The Leader’s Skills and Attributes: A Model
If one re-grouped the characteristics identified in Zenger’s survey into the three key results areas described above, different insights begin to develop. Consider the following diagram:
[message type=”custom” width=”100%” start_color=”#F0F0F0 ” end_color=”#F0F0F0 ” border=”#BBBBBB” color=”#333333″]
Five Observations And A Few Questions
Observation 1: Leadership rests on a three-legged stool. When a leg is missing or weak, the stool tilts. The three leadership legs do not stand in isolation. They work together and fuel each other (represented by the arrows between them). Leaders do not practice in one area, leave that area and move to a different area. All three work together in every task the leader performs. For example, a leader’s attributes impact both the way the leader views setting direction and the manner in which they work with and through people. Conversely, the leader’s approach to working with people impacts how direction and goals are set. The goals a leader sets reflects how the leader involves and engages with people. It is the unique manner in which all three areas interact that creates individual leadership styles and approaches.Bradberry is accurate in describing the uniqueness of leadership styles but the uniqueness does not stem from the absence of attributes as they postulate but rather because of them.
Question 1: How can the interrelationship between the three areas be developed so that the leader creates maximum synergy?
Observation 2: Personal attributes ranked most highly by respondents are integrity, technical expertise, seeing the big picture and taking initiative. These attributes are the foundation on which setting direction and people management is built. They also describe the approach, attitude and perspective people wish to see behind every leadership style. Thus there is a strong common attribute bond among successful leaders.
Question 2: If attributes are unimportant (as proposed by Kruse and Bradbury), what are the implications of leadership with no personal attributes? Could any person become a successful leader as long as they learn and practice goal setting and people management skills alone? Don’t personal attributes determine whether the direction and people management will be good or evil, honest or devious?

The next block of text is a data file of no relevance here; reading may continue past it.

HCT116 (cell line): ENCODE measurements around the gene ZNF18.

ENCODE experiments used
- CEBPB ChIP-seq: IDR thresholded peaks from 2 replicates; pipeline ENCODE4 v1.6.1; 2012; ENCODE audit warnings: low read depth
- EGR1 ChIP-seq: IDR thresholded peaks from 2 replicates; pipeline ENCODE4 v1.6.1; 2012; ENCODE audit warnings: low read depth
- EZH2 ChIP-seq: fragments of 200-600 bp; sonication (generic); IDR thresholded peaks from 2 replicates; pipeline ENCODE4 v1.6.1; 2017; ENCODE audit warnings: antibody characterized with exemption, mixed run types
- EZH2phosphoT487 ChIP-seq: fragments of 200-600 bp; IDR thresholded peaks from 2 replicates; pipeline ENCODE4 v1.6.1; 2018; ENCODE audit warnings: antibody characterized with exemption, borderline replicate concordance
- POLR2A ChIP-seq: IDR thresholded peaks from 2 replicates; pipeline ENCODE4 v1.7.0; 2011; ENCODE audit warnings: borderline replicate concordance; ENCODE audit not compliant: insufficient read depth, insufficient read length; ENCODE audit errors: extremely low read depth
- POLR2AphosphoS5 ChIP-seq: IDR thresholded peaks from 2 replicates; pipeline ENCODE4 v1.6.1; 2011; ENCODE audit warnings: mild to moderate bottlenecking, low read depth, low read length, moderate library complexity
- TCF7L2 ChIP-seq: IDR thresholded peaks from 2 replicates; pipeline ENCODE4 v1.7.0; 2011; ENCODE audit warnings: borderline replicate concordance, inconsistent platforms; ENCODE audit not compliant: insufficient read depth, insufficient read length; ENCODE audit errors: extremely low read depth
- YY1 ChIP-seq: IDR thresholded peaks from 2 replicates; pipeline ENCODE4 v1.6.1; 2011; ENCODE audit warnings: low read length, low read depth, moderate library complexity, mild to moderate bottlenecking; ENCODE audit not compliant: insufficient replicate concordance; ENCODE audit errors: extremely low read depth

Observation 3: In the results area the number of successful criteria is fewer than the other two areas although the top two items in this category are prioritized highly.
Question 3. If a leader points the way and people engage with that leader because of their belief in the meaningfulness of that direction, is the results area underwhelmed? If so, what is missing?
Observation 4: Respondents rate inspiring and motivating people as higher in importance than leadership integrity and trust.
Question 4: Does this suggest that people leadership is now considered the primary task of leadership? At a time when levels of trust are at an historic low are integrity and trust less important than the ability to inspire and motivate people? Are followers more concerned about how they are treated than the integrity of their leader? If that is true, what are the implications for organizations?
Observation 5: 47% (7 out of 15) of the items on Zenger’s list are personal attributes. This demonstrates how important respondents feel the attributes of leaders are.
Question 5: If almost half of the critical leadership characteristics relate to the person of the leader how should this be built into early identification, selection and development of leaders?[/message]
So what is true? Are personal attributes of leaders important to success or not? You can read the data and decide for yourself.
There are two words of warning.
The first is for LinkedIn readers. Read posts critically. Many skim words but do not think about the words they have skimmed. All posts are someone’s opinion and even though ideas may be cleverly presented to be controversial, appear wise, titillate or just gain approval, not all opinions are based in fact. Without critical thinking every path appears to be right.
The second warning is for authors, like myself, who feel they have something significant to say. Be precise in language and meaning. A number of years ago I heard a preacher bemoan the lack of depth in teaching of the scriptures. He asserted that churches were preaching “sermonettes” and were creating “Christianettes”. That is what is wrong with management today. Readers think they understand a topic because they read a five hundred word post. Writers have a responsibility to present a complete picture of an issue. There is a great responsibility when readers are misled.